There have been renunciations, and renunciations. But, in its essence, renunciation is ever the same. And the paradox of it is that men and women forego the dearest thing in the world for something dearer. It was never otherwise. Thus it was when Abel brought of the firstlings of his flock and of the fat thereof. The firstlings and the fat thereof were to him the dearest things in the world; yet he gave them over that he might be on good terms with God. So it was with Abraham when he prepared to offer up his son Isaac on a stone. Isaac was very dear to him; but God, in incomprehensible ways, was yet dearer. It may be that Abraham feared the Lord. But whether that be true or not, it has since been determined by a few billion people that he loved the Lord and desired to serve Him.
And since it has been determined that love is service, and since to renounce is to serve, then Jees Uck, who was merely a woman of a swart-skinned breed, loved with a great love. She was unversed in history, having learned to read only the signs of weather and of game; so she had never heard of Abel, nor of Abraham; nor, having escaped the good sisters at Holy Cross, had she been told the story of Ruth, the Moabitess,* who renounced her very God for the sake of a stranger woman from a strange land. Jees Uck had learned only one way of renouncing, and that was with a club as the dynamic factor, in much the same manner as a dog is made to renounce a stolen marrow-bone. Yet, when the time came, she proved herself capable of rising to the height of the fair- faced royal races and of renouncing in right regal fashion.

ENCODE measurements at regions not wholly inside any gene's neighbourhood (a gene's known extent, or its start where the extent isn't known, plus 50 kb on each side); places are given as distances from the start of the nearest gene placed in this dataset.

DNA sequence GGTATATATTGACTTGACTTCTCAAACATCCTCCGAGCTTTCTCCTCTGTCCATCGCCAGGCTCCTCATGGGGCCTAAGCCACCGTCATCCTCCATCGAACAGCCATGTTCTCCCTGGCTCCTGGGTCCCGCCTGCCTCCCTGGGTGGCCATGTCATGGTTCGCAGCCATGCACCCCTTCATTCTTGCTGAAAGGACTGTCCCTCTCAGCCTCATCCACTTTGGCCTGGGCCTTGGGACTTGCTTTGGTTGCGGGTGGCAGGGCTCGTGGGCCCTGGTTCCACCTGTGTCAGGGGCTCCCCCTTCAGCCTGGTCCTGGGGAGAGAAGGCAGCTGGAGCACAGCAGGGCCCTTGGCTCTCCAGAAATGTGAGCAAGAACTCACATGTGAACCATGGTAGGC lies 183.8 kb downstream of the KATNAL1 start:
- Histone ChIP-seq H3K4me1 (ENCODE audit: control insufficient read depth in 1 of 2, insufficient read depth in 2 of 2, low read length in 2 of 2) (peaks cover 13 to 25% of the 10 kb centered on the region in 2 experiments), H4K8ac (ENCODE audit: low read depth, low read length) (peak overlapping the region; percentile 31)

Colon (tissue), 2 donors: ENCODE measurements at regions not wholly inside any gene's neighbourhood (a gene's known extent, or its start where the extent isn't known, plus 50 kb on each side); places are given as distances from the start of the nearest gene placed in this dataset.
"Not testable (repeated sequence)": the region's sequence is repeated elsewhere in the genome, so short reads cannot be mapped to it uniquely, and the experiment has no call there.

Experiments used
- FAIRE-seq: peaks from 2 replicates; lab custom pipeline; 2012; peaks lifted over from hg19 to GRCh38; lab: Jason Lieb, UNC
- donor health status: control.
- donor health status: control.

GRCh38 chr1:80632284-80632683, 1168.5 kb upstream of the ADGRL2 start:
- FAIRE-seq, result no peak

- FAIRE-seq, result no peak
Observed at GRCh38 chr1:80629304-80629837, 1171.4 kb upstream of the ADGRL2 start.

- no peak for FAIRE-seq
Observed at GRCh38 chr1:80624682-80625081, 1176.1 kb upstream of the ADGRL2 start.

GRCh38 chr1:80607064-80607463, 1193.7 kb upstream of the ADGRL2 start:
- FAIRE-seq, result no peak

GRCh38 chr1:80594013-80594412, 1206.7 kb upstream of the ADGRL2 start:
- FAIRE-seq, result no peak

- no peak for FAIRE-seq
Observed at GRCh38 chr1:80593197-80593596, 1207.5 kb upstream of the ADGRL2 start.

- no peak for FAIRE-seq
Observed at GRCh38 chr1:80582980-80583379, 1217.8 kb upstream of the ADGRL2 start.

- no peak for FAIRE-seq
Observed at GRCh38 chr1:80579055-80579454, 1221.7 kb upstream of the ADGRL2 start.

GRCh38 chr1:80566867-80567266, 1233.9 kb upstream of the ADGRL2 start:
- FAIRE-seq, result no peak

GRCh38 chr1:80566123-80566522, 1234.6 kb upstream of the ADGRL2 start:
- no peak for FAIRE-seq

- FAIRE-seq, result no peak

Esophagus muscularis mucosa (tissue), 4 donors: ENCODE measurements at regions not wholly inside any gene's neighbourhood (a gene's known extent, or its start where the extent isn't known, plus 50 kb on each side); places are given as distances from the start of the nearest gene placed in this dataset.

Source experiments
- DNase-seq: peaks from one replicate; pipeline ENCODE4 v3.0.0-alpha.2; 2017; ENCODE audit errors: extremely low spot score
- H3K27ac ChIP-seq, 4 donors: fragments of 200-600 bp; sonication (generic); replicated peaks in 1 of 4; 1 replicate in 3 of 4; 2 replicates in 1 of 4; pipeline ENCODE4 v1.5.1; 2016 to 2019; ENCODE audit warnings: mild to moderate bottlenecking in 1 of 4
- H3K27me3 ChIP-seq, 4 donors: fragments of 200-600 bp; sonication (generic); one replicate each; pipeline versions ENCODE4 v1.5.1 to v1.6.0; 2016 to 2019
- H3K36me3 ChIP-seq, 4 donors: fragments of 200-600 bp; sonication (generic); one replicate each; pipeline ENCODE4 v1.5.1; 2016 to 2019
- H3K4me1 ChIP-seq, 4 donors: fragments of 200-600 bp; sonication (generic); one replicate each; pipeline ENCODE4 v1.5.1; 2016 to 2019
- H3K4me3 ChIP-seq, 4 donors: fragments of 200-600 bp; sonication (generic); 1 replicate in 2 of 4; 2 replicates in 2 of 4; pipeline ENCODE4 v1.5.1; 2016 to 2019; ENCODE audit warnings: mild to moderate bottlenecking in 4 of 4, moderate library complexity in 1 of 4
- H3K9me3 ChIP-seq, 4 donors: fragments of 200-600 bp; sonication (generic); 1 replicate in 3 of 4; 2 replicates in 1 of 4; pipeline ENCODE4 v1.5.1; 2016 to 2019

So this is the story, of Jees Uck, which is also the story of Neil Bonner, and Kitty Bonner, and a couple of Neil Bonner's progeny. Jees Uck was of a swart-skinned breed, it is true, but she was not an Indian; nor was she an Eskimo; nor even an Innuit. Going backward into mouth tradition, there appears the figure of one Skolkz, a Toyaat Indian of the Yukon, who journeyed down in his youth to the Great Delta